In 2016, it was reported that the number young people who are self-harming has increased dramatically in the last decade – with particular steep trends among girls. Interestingly, researchers seem to have unpacked links to self-harming among young people.
A study by researchers at the the University of Hertfordshire examined if the multiple environments of adolescents including family, peers, school and neighbourhood might function as protective health assets against self-harming behaviour. The results indicated that while peer support did not appear to operate as a protective health asset in the context of self-harm, key dimensions of adolescent-parent interaction and adolescent experience of the school culture and their neighbourhood were associated with reduced likelihood of self-harming behaviours during adolescence.
Specifically, young people who have a low sense of belonging at their schools are nearly seven times more likely to self-harm than those who feel attached to it.
The research was based on data from a collaborative World Health Organization (WHO) study where more than 5,000 students aged 11–15 years completed the Health Behaviour in School-aged Children (HBSC) survey in England. The HBSC study is an international WHO collaborative study, which investigates the determinants of young people’s health and well-being, and health behaviours.
The study collects data from school students aged 11, 13 and 15 years, from 42 countries, through anonymous self-completed questionnaires which young people complete during class time.
In this pioneering study, researchers from the University of Hertfordshire carried out further modelling of the data to explore these latest insights into what extent family life, the school environment and neighbourhood factors act as ‘protective health assets’ for young people in relation to self-harming behaviour. Self-harm was measured by the question: ‘Have you ever deliberately hurt yourself in some way, such as cut or hit yourself on purpose or taken an overdose?’
Research by the University’s Health Behaviour in School-aged Children (HBSC) England team, published in the International Journal of Public Health, AND has revealed the extent to which young people’s experiences of school, their local community and relationships with their parents can help decrease self-harming behaviour.
Adolescence is a stage of life that is distinct from childhood and adulthood. Significant physical, cognitive, identity, moral and emotional development occurs against a backdrop of changing social and family relationships. Hence, strong parental relationships play an important protective role in young people’s mental health.
The odds of self-harm among those that struggle to communicate with their mothers are two-and-a-half times higher compared with those communicate easily – and with their fathers the odds are twice as high. However, friendships with other young people were not found to have a significant bearing on the likelihood of self-harm, the research found.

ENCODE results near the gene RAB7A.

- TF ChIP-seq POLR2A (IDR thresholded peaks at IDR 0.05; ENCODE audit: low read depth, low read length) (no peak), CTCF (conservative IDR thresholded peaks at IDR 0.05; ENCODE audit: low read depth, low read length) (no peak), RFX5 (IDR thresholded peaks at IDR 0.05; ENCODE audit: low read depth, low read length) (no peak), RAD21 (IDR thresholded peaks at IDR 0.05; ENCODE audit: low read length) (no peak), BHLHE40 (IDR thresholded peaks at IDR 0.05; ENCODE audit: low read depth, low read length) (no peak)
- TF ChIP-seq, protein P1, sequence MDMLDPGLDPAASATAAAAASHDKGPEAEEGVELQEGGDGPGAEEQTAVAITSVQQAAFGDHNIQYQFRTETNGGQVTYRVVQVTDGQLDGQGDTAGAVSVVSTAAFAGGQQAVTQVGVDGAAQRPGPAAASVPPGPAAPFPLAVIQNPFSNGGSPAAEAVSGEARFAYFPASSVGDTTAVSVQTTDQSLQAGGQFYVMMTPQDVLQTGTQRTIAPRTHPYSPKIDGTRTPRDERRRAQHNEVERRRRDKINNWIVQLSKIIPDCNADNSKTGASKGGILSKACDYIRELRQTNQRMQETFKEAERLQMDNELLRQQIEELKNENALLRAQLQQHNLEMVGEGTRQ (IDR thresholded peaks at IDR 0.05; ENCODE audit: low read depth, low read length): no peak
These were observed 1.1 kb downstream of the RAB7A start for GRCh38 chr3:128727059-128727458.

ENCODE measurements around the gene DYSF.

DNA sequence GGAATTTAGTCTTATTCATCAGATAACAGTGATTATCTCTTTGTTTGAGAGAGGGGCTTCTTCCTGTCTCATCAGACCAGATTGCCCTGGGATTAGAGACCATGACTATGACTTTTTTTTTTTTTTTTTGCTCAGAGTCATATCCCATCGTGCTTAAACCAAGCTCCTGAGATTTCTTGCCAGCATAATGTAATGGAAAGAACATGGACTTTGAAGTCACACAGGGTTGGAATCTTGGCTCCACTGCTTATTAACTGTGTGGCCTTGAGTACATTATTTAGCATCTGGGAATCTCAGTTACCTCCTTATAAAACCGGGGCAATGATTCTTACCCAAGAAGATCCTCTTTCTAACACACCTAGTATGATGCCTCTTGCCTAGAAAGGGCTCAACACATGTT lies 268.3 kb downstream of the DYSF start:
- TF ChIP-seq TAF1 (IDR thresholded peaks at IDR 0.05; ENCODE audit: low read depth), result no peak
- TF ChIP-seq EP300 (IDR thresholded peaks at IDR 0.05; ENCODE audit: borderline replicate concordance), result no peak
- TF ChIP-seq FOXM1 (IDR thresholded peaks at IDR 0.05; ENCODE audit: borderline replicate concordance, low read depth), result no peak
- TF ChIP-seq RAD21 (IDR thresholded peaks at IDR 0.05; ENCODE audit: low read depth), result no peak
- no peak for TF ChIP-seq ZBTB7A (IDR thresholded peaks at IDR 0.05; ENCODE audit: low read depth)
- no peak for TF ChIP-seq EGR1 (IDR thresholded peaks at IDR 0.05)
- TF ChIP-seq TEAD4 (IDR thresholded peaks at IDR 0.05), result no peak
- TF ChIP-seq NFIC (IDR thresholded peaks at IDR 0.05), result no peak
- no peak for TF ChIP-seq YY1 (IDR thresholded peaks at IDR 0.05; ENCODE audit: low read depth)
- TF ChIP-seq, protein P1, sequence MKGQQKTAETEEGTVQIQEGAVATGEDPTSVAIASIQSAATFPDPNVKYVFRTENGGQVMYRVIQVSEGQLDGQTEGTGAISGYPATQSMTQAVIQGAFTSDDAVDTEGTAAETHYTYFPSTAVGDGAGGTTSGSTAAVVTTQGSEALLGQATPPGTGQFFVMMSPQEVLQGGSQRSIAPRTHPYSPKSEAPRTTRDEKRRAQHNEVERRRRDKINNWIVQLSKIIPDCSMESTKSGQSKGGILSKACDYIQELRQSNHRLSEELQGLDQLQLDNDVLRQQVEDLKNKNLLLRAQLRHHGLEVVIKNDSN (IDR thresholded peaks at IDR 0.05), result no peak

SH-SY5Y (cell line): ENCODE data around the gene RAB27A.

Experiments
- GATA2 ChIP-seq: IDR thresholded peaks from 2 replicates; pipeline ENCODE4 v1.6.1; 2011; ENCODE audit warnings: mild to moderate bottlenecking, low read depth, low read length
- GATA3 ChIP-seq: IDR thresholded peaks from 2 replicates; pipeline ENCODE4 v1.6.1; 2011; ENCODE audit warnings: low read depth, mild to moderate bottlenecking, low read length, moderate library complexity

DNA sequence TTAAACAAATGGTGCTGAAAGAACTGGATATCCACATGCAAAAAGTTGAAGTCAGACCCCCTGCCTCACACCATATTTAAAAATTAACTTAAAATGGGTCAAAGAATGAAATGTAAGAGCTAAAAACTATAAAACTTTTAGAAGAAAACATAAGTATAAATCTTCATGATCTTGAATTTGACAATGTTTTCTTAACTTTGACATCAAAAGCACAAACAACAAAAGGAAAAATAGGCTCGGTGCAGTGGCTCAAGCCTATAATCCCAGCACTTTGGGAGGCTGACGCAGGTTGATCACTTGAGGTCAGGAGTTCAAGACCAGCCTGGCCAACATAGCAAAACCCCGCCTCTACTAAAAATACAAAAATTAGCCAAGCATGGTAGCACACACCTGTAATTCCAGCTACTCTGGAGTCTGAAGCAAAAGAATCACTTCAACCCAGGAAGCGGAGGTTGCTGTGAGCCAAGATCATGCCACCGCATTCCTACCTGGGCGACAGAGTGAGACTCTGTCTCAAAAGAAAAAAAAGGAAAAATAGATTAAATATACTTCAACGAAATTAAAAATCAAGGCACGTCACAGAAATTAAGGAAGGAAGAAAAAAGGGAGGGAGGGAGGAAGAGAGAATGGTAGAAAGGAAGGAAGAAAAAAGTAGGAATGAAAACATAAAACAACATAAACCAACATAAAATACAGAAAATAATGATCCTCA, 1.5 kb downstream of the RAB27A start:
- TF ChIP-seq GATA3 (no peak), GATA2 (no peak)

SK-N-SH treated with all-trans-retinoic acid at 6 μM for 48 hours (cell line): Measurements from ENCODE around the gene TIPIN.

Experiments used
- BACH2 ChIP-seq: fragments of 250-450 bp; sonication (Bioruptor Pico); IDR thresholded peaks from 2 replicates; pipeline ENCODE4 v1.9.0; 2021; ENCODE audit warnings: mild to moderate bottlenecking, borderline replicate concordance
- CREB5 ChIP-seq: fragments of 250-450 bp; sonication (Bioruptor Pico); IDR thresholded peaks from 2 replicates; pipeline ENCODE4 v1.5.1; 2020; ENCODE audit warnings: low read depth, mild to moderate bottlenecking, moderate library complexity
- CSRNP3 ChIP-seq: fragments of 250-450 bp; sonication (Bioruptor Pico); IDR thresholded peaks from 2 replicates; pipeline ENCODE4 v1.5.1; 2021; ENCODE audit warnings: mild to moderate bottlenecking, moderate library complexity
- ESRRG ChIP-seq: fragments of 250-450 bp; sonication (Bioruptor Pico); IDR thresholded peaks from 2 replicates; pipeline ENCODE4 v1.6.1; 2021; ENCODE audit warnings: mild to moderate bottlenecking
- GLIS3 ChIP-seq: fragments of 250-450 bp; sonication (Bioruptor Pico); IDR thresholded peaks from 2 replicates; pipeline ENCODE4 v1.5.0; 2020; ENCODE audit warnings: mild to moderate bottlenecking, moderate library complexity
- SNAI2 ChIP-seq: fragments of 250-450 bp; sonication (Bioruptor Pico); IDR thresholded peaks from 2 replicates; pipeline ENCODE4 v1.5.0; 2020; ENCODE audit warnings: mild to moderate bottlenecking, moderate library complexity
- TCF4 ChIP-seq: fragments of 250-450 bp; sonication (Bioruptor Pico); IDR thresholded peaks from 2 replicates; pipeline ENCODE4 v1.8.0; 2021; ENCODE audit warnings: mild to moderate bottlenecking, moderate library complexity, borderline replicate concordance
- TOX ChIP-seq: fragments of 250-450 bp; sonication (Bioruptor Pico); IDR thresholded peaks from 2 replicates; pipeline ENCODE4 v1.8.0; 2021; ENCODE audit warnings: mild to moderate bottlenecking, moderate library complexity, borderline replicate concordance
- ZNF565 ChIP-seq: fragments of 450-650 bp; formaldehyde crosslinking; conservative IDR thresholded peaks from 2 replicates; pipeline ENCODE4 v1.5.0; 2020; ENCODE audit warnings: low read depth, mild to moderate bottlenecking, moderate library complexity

The research has built on the key findings from the most recent HBSC England survey: more than one in five 15-year-olds in England said they had self-harmed; nearly three times as many girls as boys (32% of girls compared to 11% of boys revealed that they had self-harmed. The results underscore the need for new school and community initiatives to prevent young people from self-harming, researchers said.
Dr Ellen Klemera, a Senior Research Fellow in Adolescent, Child and Family Health at University of Hertfordshire, said: ‘While our study has uncovered truly worrying levels of self-harm among young people across England, these latest insights present an opportunity to focus attention on the places where the biggest difference can be made.
‘The data on sense of belonging to schools is particularly striking and strengthens the argument that greater support should be offered to schools to implement prevention and early intervention measures that can establish and protect good mental health, and embed a positive ethos and culture of community within our schools.’
The potential to expand personal, social, health and economics education (PSHE) in schools to deliver these mental health interventions should be explored, researchers said. The HBSC England study showed PSHE education has a positive impact on the health and well-being of young people; nearly three quarters of boys and girls said PSHE classes help them to look after their own health. Dr Klemera explained that interventions should not be only limited to schools. It is important that we look at how community initiatives can deliver a more positive impact on young people’s well-being.
Parents who have an ‘easy and open communication style’ can help young people feel protected and reduce the likelihood of self-harm far more effectively than young people interacting with their peers, researchers added.
‘This challenges the simplistic view of young people’s social relationships and the notion that peers naturally displace parents in a young person’s life as the main social support network. Adult connections are an extremely important and influential part of a young person’s life’, Dr Klemera said. Also, an earlier study emphasised the importance of having strong relationships with parents to protect young people from cyberbullying, which is a contributing factor to self-harming.
One limitation of the study, however, is the self-report nature of the data relies on young people’s perception of self-harm and therefore has a disadvantage compared to research conducted in clinical samples. Future research exploring protective assets would also benefit from identifying not only external health assets, but focusing on internal assets as well.
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